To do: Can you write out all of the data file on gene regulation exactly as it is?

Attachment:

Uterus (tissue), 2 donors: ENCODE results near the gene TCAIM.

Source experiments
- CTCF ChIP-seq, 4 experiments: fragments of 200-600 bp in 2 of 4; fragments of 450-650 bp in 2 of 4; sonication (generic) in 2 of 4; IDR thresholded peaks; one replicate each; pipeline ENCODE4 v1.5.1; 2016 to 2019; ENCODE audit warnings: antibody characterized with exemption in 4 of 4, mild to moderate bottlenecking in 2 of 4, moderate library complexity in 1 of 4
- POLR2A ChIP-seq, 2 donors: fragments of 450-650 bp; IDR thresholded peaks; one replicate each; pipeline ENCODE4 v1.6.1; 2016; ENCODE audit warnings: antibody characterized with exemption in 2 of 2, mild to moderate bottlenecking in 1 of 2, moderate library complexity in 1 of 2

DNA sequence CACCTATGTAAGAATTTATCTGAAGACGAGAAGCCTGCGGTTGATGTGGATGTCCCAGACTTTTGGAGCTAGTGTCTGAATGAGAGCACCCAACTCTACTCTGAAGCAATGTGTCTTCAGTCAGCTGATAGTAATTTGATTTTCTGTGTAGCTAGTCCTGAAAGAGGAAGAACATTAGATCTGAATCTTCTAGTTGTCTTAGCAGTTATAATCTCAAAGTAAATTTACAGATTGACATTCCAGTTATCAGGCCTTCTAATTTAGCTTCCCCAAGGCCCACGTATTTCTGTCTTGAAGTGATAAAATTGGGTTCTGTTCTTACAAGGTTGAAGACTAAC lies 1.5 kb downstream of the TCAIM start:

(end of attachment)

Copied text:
Uterus (tissue), 2 donors: ENCODE results near the gene TCAIM.

Source experiments
- CTCF ChIP-seq, 4 experiments: fragments of 200-600 bp in 2 of 4; fragments of 450-650 bp in 2 of 4; sonication (generic) in 2 of 4; IDR thresholded peaks; one replicate each; pipeline ENCODE4 v1.5.1; 2016 to 2019; ENCODE audit warnings: antibody characterized with exemption in 4 of 4, mild to moderate bottlenecking in 2 of 4, moderate library complexity in 1 of 4
- POLR2A ChIP-seq, 2 donors: fragments of 450-650 bp; IDR thresholded peaks; one replicate each; pipeline ENCODE4 v1.6.1; 2016; ENCODE audit warnings: antibody characterized with exemption in 2 of 2, mild to moderate bottlenecking in 1 of 2, moderate library complexity in 1 of 2

DNA sequence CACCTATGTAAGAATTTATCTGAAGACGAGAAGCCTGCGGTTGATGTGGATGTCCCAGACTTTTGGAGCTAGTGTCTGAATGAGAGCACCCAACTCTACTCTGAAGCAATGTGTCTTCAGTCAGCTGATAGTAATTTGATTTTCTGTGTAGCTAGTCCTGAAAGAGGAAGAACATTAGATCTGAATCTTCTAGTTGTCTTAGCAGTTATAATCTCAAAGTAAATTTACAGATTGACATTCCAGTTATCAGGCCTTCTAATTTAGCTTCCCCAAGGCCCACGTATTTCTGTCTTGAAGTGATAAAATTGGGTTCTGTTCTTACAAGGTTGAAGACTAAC lies 1.5 kb downstream of the TCAIM start: